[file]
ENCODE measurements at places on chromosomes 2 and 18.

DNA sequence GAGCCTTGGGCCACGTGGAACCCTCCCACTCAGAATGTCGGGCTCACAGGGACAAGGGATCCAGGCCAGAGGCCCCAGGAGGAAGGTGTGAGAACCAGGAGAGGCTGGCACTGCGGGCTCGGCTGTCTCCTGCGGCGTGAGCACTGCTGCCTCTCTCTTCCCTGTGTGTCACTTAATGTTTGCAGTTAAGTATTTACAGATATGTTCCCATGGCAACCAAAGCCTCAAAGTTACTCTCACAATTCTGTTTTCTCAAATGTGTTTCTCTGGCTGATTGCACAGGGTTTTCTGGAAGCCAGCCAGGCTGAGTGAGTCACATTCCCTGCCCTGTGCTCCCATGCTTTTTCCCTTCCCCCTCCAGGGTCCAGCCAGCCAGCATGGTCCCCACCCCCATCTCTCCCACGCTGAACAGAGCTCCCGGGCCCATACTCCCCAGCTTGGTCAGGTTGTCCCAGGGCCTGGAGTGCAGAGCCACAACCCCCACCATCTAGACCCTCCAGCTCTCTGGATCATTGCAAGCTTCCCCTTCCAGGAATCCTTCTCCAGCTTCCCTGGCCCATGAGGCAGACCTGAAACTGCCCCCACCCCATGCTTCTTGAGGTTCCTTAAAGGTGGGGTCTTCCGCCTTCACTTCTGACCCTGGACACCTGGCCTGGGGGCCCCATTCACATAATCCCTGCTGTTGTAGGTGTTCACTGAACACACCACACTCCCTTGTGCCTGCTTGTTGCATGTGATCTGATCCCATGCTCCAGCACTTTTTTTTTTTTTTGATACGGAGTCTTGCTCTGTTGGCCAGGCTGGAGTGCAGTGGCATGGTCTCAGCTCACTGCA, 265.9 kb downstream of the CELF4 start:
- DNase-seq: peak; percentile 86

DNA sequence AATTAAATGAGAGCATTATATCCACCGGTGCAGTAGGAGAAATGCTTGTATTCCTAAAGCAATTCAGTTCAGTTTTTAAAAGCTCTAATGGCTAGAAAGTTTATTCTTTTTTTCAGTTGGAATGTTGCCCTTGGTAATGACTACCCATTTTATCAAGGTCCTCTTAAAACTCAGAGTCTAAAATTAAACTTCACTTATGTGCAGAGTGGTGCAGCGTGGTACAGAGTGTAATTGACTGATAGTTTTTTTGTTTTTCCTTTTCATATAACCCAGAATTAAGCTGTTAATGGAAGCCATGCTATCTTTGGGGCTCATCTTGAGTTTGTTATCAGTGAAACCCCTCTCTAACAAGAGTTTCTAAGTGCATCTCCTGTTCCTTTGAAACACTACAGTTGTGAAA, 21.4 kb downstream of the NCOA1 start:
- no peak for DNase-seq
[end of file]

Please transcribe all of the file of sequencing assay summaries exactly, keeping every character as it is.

ENCODE measurements at places on chromosomes 2 and 18.

DNA sequence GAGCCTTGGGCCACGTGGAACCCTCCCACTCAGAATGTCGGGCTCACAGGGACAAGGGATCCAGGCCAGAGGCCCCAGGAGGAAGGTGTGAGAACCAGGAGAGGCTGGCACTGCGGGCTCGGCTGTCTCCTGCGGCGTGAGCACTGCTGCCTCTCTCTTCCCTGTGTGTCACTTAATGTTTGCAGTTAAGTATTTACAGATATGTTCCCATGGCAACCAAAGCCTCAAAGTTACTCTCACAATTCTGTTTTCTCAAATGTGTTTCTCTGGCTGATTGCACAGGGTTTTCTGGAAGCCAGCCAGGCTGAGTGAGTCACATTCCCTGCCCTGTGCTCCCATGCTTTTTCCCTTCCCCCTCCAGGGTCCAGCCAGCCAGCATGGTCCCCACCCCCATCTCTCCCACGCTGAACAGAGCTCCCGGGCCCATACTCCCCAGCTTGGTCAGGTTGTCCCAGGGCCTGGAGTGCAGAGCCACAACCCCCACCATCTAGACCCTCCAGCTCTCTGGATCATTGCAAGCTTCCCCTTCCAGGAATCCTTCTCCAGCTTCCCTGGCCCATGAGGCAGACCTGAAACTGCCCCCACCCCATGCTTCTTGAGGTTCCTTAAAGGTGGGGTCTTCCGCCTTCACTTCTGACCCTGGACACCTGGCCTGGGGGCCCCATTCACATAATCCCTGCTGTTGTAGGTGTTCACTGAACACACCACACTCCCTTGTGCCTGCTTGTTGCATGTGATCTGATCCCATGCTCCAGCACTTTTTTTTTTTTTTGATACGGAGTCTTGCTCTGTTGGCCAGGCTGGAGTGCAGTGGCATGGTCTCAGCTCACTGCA, 265.9 kb downstream of the CELF4 start:
- DNase-seq: peak; percentile 86

DNA sequence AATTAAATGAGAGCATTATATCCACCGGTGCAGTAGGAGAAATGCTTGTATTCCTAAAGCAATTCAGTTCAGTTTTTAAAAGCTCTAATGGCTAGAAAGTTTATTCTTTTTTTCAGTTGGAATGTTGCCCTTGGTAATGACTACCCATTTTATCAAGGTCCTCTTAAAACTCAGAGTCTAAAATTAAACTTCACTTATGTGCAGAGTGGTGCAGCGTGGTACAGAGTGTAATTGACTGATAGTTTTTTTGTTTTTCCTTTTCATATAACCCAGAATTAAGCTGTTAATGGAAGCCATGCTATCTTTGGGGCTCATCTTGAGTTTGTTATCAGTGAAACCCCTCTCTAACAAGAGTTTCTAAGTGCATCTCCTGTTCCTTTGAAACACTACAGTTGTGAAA, 21.4 kb downstream of the NCOA1 start:
- no peak for DNase-seq